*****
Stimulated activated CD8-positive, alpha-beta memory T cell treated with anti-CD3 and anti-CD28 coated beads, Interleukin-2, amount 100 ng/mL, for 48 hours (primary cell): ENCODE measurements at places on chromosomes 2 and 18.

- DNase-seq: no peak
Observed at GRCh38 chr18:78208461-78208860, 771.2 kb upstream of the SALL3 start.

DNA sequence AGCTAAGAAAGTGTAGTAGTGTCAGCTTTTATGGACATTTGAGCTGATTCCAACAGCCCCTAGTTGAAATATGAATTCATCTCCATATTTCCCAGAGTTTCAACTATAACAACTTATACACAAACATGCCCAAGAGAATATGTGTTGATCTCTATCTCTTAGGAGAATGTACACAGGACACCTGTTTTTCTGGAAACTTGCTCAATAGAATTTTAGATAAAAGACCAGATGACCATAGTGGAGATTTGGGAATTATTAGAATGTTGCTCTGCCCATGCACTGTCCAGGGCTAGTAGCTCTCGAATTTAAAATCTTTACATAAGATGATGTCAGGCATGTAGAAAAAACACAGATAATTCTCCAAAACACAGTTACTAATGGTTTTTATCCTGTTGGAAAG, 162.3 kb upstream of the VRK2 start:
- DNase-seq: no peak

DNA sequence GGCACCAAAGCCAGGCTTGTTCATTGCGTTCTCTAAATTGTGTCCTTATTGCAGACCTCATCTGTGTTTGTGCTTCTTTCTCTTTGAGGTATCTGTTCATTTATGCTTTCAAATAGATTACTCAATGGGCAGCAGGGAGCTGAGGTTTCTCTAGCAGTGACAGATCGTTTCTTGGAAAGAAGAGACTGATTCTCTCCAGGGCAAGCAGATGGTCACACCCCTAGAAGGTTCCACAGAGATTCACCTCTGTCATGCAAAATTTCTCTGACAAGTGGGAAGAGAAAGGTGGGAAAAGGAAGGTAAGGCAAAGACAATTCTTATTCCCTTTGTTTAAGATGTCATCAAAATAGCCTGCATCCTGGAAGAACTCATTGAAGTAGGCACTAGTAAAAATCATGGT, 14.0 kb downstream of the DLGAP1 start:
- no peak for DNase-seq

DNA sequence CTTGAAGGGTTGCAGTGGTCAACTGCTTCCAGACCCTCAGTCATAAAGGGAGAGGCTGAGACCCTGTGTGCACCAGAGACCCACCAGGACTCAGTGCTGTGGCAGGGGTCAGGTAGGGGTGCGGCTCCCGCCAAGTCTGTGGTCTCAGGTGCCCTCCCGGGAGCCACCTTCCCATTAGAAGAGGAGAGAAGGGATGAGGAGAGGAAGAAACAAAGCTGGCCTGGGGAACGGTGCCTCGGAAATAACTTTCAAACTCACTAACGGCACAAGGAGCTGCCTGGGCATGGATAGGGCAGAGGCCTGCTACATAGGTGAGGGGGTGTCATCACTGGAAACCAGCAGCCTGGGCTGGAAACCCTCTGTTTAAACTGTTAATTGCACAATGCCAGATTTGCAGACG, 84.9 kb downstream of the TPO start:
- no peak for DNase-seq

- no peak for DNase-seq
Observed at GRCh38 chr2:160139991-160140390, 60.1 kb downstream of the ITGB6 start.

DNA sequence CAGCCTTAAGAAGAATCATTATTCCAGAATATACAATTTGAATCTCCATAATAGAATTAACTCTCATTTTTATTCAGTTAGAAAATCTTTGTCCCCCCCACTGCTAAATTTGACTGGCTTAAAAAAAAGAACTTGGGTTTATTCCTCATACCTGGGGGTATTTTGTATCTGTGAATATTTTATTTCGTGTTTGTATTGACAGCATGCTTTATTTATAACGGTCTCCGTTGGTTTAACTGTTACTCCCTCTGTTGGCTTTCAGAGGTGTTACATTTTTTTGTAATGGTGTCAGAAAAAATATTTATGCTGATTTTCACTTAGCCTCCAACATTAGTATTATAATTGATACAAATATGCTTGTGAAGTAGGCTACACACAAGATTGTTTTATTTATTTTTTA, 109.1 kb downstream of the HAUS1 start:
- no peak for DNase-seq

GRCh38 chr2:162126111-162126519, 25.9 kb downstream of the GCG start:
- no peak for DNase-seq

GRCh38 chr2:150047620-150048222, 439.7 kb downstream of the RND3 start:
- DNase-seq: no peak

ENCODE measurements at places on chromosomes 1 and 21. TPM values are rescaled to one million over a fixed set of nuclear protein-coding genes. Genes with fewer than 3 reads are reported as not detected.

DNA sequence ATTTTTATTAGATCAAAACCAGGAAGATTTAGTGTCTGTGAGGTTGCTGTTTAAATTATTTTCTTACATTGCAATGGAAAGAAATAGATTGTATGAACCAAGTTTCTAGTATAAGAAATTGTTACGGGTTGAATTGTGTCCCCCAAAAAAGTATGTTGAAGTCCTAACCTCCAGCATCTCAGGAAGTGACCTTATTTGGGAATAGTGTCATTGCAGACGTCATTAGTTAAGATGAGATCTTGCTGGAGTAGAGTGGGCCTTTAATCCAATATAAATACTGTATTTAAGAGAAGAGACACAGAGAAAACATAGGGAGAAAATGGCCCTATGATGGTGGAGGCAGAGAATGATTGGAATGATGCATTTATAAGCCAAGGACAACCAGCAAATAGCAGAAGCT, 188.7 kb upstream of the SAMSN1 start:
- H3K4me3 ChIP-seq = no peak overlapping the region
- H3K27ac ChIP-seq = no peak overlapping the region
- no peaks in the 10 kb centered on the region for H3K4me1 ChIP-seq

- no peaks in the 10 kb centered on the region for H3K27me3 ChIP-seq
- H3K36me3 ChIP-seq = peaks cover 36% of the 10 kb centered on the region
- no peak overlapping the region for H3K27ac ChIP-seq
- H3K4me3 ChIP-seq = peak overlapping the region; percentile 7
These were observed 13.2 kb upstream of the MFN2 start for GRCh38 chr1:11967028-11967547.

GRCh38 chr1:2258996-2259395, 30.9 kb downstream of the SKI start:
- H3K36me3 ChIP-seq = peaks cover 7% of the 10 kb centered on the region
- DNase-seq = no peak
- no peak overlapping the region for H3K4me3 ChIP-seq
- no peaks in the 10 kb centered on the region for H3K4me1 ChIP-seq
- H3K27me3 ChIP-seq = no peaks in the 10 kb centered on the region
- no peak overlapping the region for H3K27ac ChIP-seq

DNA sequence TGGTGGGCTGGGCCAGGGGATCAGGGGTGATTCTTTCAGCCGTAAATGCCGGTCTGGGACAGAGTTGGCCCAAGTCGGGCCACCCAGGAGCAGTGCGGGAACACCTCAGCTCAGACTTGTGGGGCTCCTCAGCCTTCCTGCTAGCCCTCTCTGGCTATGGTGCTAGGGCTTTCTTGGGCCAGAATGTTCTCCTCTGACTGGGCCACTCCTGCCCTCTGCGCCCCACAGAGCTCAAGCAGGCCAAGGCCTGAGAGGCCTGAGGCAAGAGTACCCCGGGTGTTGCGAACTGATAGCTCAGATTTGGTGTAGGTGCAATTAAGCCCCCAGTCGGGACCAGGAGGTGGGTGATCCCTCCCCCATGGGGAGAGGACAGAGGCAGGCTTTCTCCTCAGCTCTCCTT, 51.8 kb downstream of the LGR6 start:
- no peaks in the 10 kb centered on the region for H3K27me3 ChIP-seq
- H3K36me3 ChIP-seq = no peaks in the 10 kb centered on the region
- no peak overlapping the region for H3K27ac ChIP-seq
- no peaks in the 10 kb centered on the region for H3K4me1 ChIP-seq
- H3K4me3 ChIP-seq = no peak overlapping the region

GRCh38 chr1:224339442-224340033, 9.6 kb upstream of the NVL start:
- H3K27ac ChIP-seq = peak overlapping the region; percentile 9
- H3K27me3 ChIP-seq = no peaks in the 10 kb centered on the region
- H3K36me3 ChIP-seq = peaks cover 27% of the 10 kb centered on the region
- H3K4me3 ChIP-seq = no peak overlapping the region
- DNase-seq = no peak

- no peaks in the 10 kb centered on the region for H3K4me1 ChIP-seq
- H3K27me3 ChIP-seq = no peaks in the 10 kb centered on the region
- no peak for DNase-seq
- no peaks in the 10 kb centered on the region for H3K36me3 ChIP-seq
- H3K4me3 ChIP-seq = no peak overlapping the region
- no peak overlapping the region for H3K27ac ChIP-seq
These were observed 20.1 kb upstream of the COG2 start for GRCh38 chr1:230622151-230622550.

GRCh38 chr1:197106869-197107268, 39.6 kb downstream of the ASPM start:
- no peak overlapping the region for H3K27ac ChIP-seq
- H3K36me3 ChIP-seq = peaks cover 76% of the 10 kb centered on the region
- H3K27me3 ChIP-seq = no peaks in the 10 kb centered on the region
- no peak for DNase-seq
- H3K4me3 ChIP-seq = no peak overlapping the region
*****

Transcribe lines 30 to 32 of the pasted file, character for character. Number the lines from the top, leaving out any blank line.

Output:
- DNase-seq = no peak
- no peak overlapping the region for H3K4me3 ChIP-seq
- no peaks in the 10 kb centered on the region for H3K4me1 ChIP-seq